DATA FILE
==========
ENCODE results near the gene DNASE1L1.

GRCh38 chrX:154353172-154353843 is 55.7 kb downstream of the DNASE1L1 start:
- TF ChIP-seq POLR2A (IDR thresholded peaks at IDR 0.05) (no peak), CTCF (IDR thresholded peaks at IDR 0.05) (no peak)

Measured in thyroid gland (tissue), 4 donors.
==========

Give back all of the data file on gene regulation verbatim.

ENCODE results near the gene DNASE1L1.

GRCh38 chrX:154353172-154353843 is 55.7 kb downstream of the DNASE1L1 start:
- TF ChIP-seq POLR2A (IDR thresholded peaks at IDR 0.05) (no peak), CTCF (IDR thresholded peaks at IDR 0.05) (no peak)

Measured in thyroid gland (tissue), 4 donors.